I Forgot I Was Drinking

beer half past noon listening reading
to sam sax’s on alcohol poem

after the final line in one hand
a bottle to my lips my body a future
compromised

i promised mom i’d outlive her
& it’s going well so far

but these low-hanging clouds
are moving fast and there are drips
of sky becoming foggier

sara says we shouldn’t have drank last night
a monday
but the beers at woodlands are bargain $2 drafts

o genie whisk me to an open field
with flask construct a crumbling house
at the center where i lay drooling the day’s
indiscretions

my mouth a volcano
concrete spat into my palms

the heaviness of me
drops

 

(originally published in Flypaper Magazine, Winter 2018)

Earth Angel

microphone in hand
                                        the gutter of volumetric gain

to finally sing gin (out of the system
                                                                         sky an ocean of lights)

the star made of you-matter: gold voice hot collision
where bar’s empty souls listening clink glasses

                            then rise in song to celebrate your living

Getting Sober

If I don’t watch it, this lake
is vodka and I won’t care I don’t
know how to swim. Getting sober
is like that. I go out into the world
and look you in the eyes and say
I’m fine. I’m having a good time
and you go on never knowing
I was half-underwater, that
there was a monster trying
to make its way to the surface
and I had to push him down.

 

(originally published in Rattle, Winter 2018 – nominated for Best of the Net)

I’m Fine

I’m with Lex at Lockview
ordering tomato soup because
I just got out of a relationship.

I tell him I’m fine, though he never asked.
The bowl arrives alongside my Kentucky Bourbon
Barrel Ale. I slurp red and talk loudly

for the cute girl at the table behind me
wearing all black– we made eye contact
waiting for tables between entrance and exit–

she doesn’t hear me, probably,
but my friend watches me cremate crackers
over the bowl to spoon the goo inside.

He says slow down but I say life moves
fast– hell, I ingested magic mushrooms
after leaving my ex’s place then Lex

asks our waitress for his grilled cheese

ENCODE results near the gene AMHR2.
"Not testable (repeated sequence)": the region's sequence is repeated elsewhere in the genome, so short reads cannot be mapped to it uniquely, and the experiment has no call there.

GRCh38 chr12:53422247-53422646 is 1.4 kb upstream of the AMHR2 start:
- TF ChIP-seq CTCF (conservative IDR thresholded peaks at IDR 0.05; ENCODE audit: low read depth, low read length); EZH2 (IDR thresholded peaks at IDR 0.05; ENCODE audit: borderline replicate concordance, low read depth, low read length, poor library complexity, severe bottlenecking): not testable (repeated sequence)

without mushrooms and the waitress asks for menus
but I hand her my bowl and say take it please

take it then tell her I’m fine and it was wonderful
being in my house alone after this happened standing
on the kitchen table beside the silver chandelier

lined with black mold and dirt and how
I waited for anyone to come home
and no one did so I kept standing.

 

(originally published in OVS Magazine, 2017)

Excessive Drinking

I am a sun-drenched willow field withered and
purple. Headache remiss, wonder when the liver
will churn its nightly clarion call, squeezing rags
to drag the water out.

Sometimes the nights are like that in the silence
between friends. The drafts replace talking.
You can’t hear the words with breath so still
and distant, willows soon awakening.

 

(originally published in Transcendence Magazine, Summer 2016)

Two Guys, Two Gallons of Yuengling, Two Plastic Jugs

Tongues composed of lager and slathered words drip
turbulence from the roadmaps of mouths, the ocean’s
rock and regurgitation. We meandered along brick-paved
roads with half-amber jugs in our hands, how quickly
we drown but how slowly we swayed on swings
in the frigid, desolate playground at night by the highway,
eyes entranced by the spotlight from the city’s hidden heart
we desire but never find but in the beer’s flat hops like a pair
of clumsy trombonists, asynchronous staccatos and B-flat
scales bottling air from silver mouthpiece to S.O.S–

 

(originally published in Cacti Fur, Summer 2016)

Drunken Rambling from the Coast

A former friend said to me, I’m jealous of your whimsical life.
I haven’t stopped drinking since I was in a hotel room
with his wife, my feet kneading red, chalklike carpet,
their honeymoon’s pall a dim, amber light. She said

you need Vitamin D, Sunshine. I made a habit
of overdosing on the sun. Tell me again what I need.
I had yet to unpeel friendship’s pear with my lips–
and sink. I danced with her months before

at The Viper Room, my shirt half-clipped. I could not stop
thinking about how we might fit under the drunken moon:
her candles the flares in a darkening room, wax trickling
with no end, the rose-like incense rotting the room…

I read an article claiming that remembering
a memory is like saving a JPEG–
each time you remember, the image pixelates
a little more until it blurs beyond recognition.

It was dark when it happened. We were drinking.
Streetlights cast orange bars on the bed through
window blinds while we slipped hungrily
from existence. Her face was a spade

but we felt like the garden, digging deeply
into ourselves until we became an open cemetery.

***

I drink screwdrivers to feel the acid on my tongue,
feeling better since fleeing to the bay’s foggy shores.
I make stops to study the water at each chilly beach,
every heave of the tide as clear as the last–

and as frenzied– her arm reaches into the sand
closer and closer to pull me in, have one last good look
at me to ensure I disappear, if I’m not already gone.
I have my flask. The sunset. Miles of winding road.

Memories to fade, to make, to fade.

 

(originally published in Memoryhouse, Spring 2016)

Runner

You always have to run.

Short North to downtown,
city to city, Indiana

to Tennessee–
one shoe on gravel,

the other careening
through time and space

into a green
where you are unknown

and your running shoes are empty
at our red swing’s feet.

I know you never run to leave,
driving your horizon eyes

miles to sun– and you, after its setting,
glide beside each highway’s unlit rivers

on the bridge of the median, drunk
from driving so long under moon,

far from where our empty bottles
collect in a skyward infinity,

a mountain of clinking memories–
a marathon, a gap traversed quickly.

(originally published in VerseWrights)